Chambliss’ Exit Shakes Up Georgia Senate Race

by Jessica Taylor January 25, 2013 · 1:38 PM EST

Georgia will be on a lot of Republican, and maybe even Democratic, minds all of a sudden, following GOP Sen. Saxby Chambliss’s surprise Friday announcement that he wouldn’t seek a third term.

The state’s senior senator had often stoked conservative ire with his willingness to work across the aisle, and there was already heavy chatter in D.C. and the Peach State about a possible primary challenge to Chambliss from the right, mainly centering on Reps. Tom Price and Paul Broun as the most likely contenders.

Still, the Republican’s decision still comes as a shock, given behind-the-scenes moves Chambliss had been making to ease a challenge. He reached out to tea party groups in the state in recent weeks and months, had begun raising money, and as recently as yesterday, according to one source, his advisers were talking seriously about his re-election campaign.

Now, Georgia insiders agree the field is wide open, with several conservative favorites sure to be weighing bids. Add to the list most of the state’s GOP congressional delegation: in addition to Price and Broun, some sources speculate Reps. Lynn Westmoreland, Tom Graves, Phil Gingrey and even Jack Kingston might weigh a bid. If any or all jump in, it won’t just be a crowded GOP senate primary, but would have ripple effects down to crowded primary races for their solidly Republican House seats.

Price has the biggest war chest, with $1.6 million in his coffers at the end of the year, and could be the best positioned of any member in the delegation. He has legitimate conservative credentials and has been a leader in the House, even though he lost his bid for House Republican Conference Chairman earlier this year.

Broun was already making waves to jump in against Chambliss, but he could have some handicaps. He isn’t known as the best fundraiser and could need outside groups -- he is a favorite of the Club for Growth -- to help him, according to several GOP insiders. But if there are several acceptable candidates in the race, those groups could be more hesitant to get involved.

Westmoreland could also take a look at it, but at least one Georgia source doesn’t expect him to run, citing fundraising as a barrier. Gingrey also could weigh a run, but the OBGYN’s recent comments on rape and abortion -- the GOP’s Achilles heel in 2012 -- would likely haunt him. Graves and Kingston could be in the mix too, according to several sources, but may be less willing than others to leave their safe seats for a statewide bid, where they’re less well-known.

Savvy state insiders also believe that former two-term governor Sonny Perdue, Attorney General Sam Olens and former secretary of state Karen Handel, who narrowly lost the runoff for her party’s gubernatorial nomination last year, are also possible candidates, though Handel could well look at Price’s 6th District seat if the congressman runs for Senate. Secretary of State Brian Kemp, an ambitious pol, could look at a run too, and there was already an online effort to draft state Sen. Barry Loudermilk to run against Chambliss.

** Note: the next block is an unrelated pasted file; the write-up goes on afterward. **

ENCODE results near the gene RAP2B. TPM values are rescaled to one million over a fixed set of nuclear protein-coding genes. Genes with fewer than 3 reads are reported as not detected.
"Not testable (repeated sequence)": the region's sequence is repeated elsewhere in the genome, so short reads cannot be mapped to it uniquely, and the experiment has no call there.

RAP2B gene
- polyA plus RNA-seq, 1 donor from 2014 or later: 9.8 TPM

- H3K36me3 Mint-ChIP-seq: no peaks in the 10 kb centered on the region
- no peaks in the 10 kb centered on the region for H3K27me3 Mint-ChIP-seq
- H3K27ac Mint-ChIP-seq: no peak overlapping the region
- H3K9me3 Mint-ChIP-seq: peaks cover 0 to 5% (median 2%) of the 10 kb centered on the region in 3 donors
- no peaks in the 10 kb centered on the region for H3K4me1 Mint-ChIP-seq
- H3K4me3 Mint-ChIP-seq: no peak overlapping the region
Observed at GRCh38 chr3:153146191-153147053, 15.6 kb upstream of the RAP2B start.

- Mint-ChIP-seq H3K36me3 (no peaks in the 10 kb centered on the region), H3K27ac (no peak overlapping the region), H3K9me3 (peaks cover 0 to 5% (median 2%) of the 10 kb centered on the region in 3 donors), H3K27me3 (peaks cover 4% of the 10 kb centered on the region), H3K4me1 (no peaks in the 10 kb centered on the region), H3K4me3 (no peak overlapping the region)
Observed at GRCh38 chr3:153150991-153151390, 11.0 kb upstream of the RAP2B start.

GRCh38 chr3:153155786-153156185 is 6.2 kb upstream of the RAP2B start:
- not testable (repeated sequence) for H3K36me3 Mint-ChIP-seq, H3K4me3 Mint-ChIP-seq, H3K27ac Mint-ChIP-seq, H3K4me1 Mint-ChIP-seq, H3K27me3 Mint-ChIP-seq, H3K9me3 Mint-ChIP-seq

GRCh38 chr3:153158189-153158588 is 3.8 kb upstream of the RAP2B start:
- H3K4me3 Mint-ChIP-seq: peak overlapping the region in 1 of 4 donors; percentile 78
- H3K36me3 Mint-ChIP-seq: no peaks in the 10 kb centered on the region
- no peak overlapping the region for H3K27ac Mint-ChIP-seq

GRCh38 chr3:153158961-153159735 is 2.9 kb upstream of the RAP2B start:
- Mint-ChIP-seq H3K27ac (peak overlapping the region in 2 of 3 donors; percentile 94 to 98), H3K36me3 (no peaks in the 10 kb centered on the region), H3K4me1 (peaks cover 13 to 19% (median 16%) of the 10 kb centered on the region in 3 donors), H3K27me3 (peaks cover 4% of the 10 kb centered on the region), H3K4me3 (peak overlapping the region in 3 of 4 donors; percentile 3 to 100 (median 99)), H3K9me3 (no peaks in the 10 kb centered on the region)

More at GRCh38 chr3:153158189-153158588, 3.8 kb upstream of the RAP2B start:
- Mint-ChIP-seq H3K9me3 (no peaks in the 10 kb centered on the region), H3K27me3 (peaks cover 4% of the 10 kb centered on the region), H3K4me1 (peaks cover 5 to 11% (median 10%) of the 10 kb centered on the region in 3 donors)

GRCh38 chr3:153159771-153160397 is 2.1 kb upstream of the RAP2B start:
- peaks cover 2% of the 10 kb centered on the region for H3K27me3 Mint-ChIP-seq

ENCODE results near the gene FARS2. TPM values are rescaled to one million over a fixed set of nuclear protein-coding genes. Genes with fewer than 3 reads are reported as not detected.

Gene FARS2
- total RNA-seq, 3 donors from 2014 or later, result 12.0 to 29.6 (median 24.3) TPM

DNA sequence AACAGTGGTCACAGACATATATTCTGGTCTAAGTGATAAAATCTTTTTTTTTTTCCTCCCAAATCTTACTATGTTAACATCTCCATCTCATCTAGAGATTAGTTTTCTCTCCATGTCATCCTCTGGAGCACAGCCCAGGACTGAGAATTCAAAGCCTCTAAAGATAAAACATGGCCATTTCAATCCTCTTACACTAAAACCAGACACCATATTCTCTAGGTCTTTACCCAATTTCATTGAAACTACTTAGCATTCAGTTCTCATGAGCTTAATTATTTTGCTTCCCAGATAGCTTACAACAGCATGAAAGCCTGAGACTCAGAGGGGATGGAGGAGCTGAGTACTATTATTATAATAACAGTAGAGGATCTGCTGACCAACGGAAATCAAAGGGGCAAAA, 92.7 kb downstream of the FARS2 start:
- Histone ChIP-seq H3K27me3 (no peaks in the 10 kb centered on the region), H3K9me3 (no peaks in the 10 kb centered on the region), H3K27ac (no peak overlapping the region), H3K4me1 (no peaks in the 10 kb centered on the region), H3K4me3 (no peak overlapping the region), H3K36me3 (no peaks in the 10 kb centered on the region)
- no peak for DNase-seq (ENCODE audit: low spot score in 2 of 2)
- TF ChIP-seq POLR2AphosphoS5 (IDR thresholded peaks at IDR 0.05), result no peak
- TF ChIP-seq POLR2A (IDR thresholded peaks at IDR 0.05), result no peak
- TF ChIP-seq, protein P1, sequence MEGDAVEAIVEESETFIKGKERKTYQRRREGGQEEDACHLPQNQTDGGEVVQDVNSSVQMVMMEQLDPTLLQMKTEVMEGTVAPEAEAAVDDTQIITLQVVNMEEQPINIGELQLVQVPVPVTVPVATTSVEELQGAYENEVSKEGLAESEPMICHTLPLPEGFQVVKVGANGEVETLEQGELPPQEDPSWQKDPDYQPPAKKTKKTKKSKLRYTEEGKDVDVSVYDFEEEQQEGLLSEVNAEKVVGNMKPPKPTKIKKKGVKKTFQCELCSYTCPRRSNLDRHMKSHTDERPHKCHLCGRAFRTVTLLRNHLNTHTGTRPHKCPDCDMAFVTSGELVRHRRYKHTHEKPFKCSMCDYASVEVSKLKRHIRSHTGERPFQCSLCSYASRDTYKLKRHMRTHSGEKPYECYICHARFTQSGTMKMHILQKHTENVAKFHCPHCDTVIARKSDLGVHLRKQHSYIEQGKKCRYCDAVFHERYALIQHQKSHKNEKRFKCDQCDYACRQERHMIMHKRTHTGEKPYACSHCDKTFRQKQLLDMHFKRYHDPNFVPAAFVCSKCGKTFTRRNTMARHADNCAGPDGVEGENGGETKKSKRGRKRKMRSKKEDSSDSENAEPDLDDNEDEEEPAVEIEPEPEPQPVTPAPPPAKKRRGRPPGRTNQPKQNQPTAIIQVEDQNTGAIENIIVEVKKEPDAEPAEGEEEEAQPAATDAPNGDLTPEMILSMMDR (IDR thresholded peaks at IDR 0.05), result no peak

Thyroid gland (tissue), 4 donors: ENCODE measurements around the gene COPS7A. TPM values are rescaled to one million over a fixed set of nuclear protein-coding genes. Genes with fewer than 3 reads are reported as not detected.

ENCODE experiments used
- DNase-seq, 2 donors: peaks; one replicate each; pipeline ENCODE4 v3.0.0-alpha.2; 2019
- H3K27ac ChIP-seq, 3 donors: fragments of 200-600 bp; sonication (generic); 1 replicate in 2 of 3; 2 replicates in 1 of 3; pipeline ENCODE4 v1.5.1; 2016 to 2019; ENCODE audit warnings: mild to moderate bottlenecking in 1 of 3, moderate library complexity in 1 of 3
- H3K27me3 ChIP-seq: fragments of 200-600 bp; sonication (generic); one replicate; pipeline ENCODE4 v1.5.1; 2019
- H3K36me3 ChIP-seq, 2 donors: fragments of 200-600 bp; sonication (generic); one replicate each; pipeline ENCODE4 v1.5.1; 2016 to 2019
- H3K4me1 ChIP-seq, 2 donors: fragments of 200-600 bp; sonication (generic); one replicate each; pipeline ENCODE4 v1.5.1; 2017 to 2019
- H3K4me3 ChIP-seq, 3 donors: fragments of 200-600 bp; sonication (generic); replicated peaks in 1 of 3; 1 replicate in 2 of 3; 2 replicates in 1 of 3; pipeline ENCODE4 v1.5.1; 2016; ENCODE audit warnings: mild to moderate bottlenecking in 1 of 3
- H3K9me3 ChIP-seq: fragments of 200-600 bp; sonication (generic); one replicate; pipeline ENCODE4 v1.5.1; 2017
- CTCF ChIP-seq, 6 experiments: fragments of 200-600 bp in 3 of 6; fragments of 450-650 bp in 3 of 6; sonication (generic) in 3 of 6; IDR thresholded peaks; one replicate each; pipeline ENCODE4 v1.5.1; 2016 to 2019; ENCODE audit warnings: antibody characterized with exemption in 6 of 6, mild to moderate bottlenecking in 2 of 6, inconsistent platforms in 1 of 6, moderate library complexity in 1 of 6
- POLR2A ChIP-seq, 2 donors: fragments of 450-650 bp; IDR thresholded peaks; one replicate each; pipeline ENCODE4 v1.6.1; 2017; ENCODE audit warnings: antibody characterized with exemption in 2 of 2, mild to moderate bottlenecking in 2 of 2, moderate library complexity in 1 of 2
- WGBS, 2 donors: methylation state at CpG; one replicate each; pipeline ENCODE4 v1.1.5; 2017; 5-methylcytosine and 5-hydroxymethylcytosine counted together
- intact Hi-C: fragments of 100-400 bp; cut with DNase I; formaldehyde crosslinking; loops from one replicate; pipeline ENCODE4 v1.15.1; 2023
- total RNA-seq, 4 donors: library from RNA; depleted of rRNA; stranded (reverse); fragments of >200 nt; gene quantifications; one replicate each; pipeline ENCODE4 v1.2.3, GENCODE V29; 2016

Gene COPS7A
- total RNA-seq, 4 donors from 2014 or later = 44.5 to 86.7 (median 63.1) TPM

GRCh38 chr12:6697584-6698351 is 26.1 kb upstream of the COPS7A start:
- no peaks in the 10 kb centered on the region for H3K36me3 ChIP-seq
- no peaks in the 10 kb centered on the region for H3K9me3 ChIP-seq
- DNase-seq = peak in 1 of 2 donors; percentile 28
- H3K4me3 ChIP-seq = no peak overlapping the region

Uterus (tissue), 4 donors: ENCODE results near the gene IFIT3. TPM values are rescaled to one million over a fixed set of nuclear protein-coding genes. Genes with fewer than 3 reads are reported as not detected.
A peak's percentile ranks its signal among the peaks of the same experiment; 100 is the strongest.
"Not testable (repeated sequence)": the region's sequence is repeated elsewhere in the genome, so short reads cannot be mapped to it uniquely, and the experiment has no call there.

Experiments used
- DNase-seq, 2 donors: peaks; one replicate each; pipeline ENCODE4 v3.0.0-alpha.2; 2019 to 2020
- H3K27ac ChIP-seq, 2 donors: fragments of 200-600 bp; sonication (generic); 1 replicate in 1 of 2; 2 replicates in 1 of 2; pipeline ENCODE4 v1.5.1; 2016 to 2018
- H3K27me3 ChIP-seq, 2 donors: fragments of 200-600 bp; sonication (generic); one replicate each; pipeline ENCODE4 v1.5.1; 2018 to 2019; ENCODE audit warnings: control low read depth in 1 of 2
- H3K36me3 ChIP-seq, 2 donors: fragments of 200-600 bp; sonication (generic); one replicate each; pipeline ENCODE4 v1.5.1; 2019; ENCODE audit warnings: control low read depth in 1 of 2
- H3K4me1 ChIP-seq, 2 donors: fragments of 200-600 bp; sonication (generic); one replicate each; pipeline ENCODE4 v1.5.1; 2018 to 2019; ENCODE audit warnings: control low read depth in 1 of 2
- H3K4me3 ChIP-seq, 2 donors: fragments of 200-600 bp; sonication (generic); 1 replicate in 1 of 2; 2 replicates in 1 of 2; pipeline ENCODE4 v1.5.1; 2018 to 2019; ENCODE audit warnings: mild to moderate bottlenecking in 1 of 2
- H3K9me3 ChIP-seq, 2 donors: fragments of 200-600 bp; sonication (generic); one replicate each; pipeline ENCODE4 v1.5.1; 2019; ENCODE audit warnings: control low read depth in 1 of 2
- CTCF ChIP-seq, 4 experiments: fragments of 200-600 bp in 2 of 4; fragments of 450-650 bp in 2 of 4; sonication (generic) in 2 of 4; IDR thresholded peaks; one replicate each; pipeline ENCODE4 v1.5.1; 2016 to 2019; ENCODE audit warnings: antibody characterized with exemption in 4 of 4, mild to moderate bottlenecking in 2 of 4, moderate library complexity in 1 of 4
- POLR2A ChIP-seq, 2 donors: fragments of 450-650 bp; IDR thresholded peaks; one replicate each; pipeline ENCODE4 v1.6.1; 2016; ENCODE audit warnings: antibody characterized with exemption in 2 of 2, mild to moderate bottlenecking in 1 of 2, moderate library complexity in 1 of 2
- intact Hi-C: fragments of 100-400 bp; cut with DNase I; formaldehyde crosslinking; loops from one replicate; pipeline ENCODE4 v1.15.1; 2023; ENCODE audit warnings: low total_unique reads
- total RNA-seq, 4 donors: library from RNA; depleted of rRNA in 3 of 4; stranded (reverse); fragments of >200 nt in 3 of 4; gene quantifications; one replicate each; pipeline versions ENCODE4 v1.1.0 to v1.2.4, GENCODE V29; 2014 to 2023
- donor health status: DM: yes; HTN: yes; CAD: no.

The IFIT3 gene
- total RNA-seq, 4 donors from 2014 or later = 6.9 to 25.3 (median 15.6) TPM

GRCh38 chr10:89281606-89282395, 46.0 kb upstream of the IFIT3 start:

Another important pivot in Georgia politics -- the now-open Senate seat should take pressure off Gov. Nathan Deal’s re-election race. The first-term governor had fallen from grace with some conservatives after he tried to push through a one cent sales tax increase to fund transportation projects. The ballot measure failed handily last July. There had been rumblings of unrest with the governor, though most daggers were still focused toward Chambliss. Now, with a shiny open Senate seat, Deal seems much better off.

National Democrats were immediately bullish on their opportunity in Georgia, but there’s little evidence they should be. On one hand, with a Senate map stacked squarely against them, Chambliss’s exit does give them a chance to play offense.

Rep. John Barrow (D) would likely be their biggest get, but the Blue Dog Democrat has resisted overtures to run statewide before, even though statewide demographics could be friendlier for him than his own Augusta-area district, which GOP nominee Mitt Romney carried by 12 points, compared to his 8-point victory statewide.

On Friday, Barrow said in a statement that “at this time,” he had “no plans to run for anything else than re-election in the 12th district.”

The conservative Democrat is a savvy politician, but in a state that’s still solidly red, Democrats would need Republicans to nominate a flawed candidate to have a shot. Atlanta Mayor Kasim Reed could be another Democratic recruitment target, but the African-American politician could be better off waiting until later in the decade when the Peach State’s demographics should shift more in Democrats’ favor, and as mayor of one of the largest cities in the South, he could have a bigger platform staying in Atlanta.

In our initial Senate ratings, which appear in our current newsletter, we rate the Georgia Senate seat as Currently Safe Republican. Chambliss’s retirement does nothing to change that rating right now.